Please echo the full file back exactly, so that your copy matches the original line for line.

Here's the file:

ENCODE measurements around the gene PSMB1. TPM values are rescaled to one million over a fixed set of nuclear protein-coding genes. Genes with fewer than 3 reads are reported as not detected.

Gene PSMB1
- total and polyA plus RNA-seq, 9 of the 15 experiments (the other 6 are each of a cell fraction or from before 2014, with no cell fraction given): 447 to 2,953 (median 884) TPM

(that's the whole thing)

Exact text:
ENCODE measurements around the gene PSMB1. TPM values are rescaled to one million over a fixed set of nuclear protein-coding genes. Genes with fewer than 3 reads are reported as not detected.

Gene PSMB1
- total and polyA plus RNA-seq, 9 of the 15 experiments (the other 6 are each of a cell fraction or from before 2014, with no cell fraction given): 447 to 2,953 (median 884) TPM